The US Federal Reserve cut interest rates by a quarter percentage point to 4.5 per cent yesterday, as widely expected. Ben Bernanke, the Fed's chair, and his colleagues obviously decided to give the markets a treat rather than a trick.
Wall Street welcomed the move by the Federal Open Markets Committee, although some analysts were disappointed that the Fed hadn't opted for a deeper reduction of 50 basis points.
Yesterday's surprisingly rob-ust figures on US economic growth – 3.9 per cent on an annualised basis in the third quarter – may have prevented the Fed from being more expansive. American stocks rose on the news – the Dow Jones industrial average closed 1 per cent higher at 13,930.01 – locking in a third straight month of gains for the Standard & Poor's 500 index. A surge in gold and oil prices lifted the shares of miners and energy companies, while the Nasdaq rose to its highest in nearly seven years. US crude futures surged $4.15 higher to settle at a record $94.53 a barrel.
The cut follows the bold half percentage-point reduction in September, implemented at the height of the credit squeeze. Policymakers have now lowered their target rate for overnight loans between banks by 0.75 percentage point in six weeks, the most aggressive easing since the US economy was emerging from its last recession in 2001.
In its statement, however, the Fed was keen to maintain a sense of balance between the need to reassure financial markets that the much-needed commodity, liquidity, would be kept in ready supply, and the need to restrain inflation in the domestic eco-nomy. The Fed said: "Today's action, combined with the policy action taken in September, should help forestall some of the adverse effects on the broader economy that might otherwise arise from the disruptions in fin-ancial markets and promote moderate growth over time."
However, it added a clear hint that the market ought not to count on many more interest rate cuts, if any. "Recent increases in energy and commodity prices, among other factors, may put renewed upward pressure on inflation. In this context, the Committee judges that some inflation risks remain, and it will continue to monitor inflation developments carefully." After yesterday's move, The Fed's Open Markets Committee seems content to "wait and see". "The Committee judges that, after this action, the upside risks to inflation roughly balance the downside risks to growth."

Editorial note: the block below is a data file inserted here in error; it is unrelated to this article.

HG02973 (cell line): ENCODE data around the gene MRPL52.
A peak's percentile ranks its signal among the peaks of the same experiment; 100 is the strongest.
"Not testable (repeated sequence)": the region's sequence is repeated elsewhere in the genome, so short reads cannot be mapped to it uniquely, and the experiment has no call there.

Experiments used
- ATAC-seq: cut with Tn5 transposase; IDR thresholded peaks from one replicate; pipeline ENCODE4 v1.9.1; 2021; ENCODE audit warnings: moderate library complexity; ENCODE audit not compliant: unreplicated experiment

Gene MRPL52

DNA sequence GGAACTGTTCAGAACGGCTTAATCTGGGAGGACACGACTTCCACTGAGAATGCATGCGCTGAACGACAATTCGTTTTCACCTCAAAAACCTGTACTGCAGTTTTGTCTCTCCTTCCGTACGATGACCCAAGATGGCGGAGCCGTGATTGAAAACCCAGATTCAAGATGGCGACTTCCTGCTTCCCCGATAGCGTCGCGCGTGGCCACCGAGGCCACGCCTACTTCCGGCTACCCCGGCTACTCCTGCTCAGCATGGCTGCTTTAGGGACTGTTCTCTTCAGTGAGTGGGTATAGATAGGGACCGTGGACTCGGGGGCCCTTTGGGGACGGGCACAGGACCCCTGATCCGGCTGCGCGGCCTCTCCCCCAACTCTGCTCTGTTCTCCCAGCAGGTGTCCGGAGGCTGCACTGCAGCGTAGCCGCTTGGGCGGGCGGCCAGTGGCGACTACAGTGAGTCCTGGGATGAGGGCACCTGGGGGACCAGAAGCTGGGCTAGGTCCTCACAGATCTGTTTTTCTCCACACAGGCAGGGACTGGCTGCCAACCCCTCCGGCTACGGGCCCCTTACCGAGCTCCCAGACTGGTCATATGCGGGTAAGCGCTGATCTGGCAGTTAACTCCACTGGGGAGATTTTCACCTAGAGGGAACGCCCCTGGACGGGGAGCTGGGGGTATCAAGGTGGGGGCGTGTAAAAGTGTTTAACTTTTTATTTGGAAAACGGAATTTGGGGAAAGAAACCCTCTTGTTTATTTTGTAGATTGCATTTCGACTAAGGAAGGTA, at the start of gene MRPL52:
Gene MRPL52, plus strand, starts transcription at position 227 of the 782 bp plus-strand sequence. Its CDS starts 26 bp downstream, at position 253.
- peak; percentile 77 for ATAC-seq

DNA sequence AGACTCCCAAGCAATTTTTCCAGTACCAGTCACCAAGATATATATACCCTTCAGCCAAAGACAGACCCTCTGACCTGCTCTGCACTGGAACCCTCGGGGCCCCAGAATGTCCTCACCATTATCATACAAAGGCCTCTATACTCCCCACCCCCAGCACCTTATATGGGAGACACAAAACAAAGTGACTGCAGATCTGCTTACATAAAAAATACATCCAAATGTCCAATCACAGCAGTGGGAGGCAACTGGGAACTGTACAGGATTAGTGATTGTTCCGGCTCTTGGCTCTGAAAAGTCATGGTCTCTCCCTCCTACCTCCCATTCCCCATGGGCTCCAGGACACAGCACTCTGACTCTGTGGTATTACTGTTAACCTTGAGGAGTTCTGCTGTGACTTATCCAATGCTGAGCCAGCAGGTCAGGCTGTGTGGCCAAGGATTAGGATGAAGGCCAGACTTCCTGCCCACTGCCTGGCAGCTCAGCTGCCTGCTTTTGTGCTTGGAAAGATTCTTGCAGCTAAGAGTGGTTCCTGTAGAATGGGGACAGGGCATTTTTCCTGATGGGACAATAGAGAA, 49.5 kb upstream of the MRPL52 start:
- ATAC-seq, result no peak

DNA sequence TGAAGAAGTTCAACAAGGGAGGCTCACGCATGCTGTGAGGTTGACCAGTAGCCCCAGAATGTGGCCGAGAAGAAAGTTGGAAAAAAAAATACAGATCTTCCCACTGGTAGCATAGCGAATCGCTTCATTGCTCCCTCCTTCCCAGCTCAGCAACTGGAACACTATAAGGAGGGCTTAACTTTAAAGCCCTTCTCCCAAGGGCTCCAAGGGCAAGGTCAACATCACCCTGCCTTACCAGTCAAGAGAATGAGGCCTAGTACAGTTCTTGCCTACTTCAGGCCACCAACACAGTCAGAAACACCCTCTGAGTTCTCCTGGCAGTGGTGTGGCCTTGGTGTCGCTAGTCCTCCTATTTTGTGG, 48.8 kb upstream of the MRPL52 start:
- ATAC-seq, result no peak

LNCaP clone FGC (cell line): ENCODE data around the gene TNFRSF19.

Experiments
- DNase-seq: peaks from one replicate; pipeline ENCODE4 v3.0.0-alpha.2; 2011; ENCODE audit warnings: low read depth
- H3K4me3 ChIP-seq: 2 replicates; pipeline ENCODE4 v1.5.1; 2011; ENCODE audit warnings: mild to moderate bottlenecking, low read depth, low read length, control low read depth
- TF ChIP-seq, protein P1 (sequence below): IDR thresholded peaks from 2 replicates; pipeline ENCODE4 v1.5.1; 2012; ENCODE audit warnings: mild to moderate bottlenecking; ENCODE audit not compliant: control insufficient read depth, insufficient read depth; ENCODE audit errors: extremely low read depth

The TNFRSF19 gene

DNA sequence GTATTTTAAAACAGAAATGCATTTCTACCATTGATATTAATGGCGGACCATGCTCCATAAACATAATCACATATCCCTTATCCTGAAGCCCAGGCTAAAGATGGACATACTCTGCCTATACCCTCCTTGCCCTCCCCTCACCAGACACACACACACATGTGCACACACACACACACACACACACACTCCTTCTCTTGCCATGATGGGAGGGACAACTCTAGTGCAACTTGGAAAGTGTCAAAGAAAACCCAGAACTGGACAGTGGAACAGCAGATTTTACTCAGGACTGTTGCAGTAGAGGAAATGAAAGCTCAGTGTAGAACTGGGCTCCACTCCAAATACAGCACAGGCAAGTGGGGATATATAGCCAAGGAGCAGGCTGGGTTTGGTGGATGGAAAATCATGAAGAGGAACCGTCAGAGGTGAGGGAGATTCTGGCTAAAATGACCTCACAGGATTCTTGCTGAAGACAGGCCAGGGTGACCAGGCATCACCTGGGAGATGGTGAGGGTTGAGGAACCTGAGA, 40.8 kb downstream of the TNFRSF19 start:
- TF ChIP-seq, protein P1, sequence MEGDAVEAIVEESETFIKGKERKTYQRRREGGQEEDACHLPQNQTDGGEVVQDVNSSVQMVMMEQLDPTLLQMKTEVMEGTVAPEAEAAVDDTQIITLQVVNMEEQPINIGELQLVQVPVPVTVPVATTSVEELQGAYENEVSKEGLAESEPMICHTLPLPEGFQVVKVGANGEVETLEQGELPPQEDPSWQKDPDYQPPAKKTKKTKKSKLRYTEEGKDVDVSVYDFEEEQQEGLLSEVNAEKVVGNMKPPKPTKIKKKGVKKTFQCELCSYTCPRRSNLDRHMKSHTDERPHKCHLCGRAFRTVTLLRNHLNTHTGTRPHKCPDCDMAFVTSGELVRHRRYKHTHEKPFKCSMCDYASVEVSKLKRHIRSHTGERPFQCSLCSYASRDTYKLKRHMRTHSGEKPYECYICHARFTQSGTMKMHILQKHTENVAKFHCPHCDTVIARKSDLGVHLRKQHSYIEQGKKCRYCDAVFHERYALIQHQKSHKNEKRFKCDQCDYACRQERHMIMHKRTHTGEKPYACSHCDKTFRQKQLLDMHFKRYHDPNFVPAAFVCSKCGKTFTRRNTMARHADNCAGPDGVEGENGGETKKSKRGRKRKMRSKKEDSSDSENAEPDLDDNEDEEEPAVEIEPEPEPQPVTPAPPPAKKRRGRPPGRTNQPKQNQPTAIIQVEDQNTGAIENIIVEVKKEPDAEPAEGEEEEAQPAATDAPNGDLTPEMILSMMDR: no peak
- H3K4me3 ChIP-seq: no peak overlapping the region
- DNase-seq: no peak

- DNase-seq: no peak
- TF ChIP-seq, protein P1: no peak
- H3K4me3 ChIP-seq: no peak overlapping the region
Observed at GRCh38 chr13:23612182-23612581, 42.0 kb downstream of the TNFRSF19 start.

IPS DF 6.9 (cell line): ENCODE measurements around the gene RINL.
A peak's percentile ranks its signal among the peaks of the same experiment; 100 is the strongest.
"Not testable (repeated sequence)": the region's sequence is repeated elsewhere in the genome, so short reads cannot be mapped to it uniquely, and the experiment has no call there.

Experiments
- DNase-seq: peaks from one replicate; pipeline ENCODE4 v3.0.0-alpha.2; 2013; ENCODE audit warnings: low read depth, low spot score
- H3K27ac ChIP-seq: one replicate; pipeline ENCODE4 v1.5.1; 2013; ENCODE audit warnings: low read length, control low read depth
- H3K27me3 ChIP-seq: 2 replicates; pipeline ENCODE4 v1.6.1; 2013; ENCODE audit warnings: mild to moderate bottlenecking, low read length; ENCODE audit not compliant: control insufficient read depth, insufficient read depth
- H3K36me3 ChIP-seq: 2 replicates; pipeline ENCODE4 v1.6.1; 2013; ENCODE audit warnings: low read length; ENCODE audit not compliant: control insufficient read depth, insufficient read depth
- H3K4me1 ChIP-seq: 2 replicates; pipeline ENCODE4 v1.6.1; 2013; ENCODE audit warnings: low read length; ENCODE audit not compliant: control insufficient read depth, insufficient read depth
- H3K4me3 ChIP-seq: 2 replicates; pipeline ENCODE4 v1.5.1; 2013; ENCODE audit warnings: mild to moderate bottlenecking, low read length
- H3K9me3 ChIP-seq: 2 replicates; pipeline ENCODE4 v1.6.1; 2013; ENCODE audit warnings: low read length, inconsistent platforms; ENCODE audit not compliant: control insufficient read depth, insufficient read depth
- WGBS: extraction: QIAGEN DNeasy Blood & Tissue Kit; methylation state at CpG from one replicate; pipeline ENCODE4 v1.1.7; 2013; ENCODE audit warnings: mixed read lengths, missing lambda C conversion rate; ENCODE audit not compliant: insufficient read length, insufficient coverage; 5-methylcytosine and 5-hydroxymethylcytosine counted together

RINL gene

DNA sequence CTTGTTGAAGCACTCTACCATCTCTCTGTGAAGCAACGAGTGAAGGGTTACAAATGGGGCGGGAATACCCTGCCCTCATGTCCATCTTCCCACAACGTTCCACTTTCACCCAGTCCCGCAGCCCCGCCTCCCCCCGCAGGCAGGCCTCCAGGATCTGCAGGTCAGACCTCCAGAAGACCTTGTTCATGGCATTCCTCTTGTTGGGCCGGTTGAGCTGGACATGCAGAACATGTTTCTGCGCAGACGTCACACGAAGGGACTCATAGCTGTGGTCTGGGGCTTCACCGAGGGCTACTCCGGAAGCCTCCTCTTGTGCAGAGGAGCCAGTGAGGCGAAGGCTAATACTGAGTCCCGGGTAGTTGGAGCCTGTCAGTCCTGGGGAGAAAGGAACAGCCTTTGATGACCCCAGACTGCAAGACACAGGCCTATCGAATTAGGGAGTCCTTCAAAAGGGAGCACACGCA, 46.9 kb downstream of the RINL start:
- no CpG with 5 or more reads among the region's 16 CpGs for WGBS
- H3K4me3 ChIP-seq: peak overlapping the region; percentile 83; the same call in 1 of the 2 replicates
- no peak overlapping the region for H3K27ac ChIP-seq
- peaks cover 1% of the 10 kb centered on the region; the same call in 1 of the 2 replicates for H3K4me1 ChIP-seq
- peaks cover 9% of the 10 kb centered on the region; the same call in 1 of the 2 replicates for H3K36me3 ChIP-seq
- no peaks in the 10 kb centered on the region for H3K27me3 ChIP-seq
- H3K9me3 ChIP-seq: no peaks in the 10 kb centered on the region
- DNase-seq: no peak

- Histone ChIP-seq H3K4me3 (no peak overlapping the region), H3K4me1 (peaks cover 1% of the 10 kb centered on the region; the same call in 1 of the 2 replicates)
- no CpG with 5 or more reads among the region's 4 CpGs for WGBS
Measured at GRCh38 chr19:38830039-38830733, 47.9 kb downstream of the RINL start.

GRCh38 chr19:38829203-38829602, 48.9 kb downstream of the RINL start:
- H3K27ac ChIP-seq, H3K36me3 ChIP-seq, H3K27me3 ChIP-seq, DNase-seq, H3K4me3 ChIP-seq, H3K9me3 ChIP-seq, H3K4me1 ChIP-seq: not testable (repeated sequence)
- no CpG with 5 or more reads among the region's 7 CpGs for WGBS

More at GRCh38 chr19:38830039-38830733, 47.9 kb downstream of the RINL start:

Chris Jarvis, senior analyst at Caprock Risk Management in New Hampshire, said: "As exp-ected, the FOMC cut 25 basis points, but more importantly it appears that they are levelling off their rate cut mode, moving more to a balanced view going forward in our opinion. Given this view, the markets could be disappointed by the hawkish tones in the statement, taking some of the punch out of the punch bowl. Overall, with commodities and equities near their highs and the initial shock of the credit crunch fading, the move to the sidelines for a timeout seems logical, especially after the bullish jobs data in October and the GDP report today."
Indeed, were it not for the news from the Fed, today's headlines might well have been dominated by the startlingly robust state of economic activity stateside. Courtesy of the weak dollar, US exporters appear to have been doing especially well, up about 16 per cent, while consumer spending has been holding up well. The US economy grew at its fastest rate in a year and a half in the summer, according to the Department of Commerce, with consumer spending up a resilient 3 per cent.
Even so, most economists are sticking to the view that the brakes on this growth will be applied fairly sharply, with growth in 2008 closer to 2 per cent. Adam Slater, economic adviser to the Ernst & Young ITEM Club said: "Wherever you look, the US economy is suffering from a unique combination of weak consumer confidence and falling house prices, exacerbated by credit problems and high oil prices."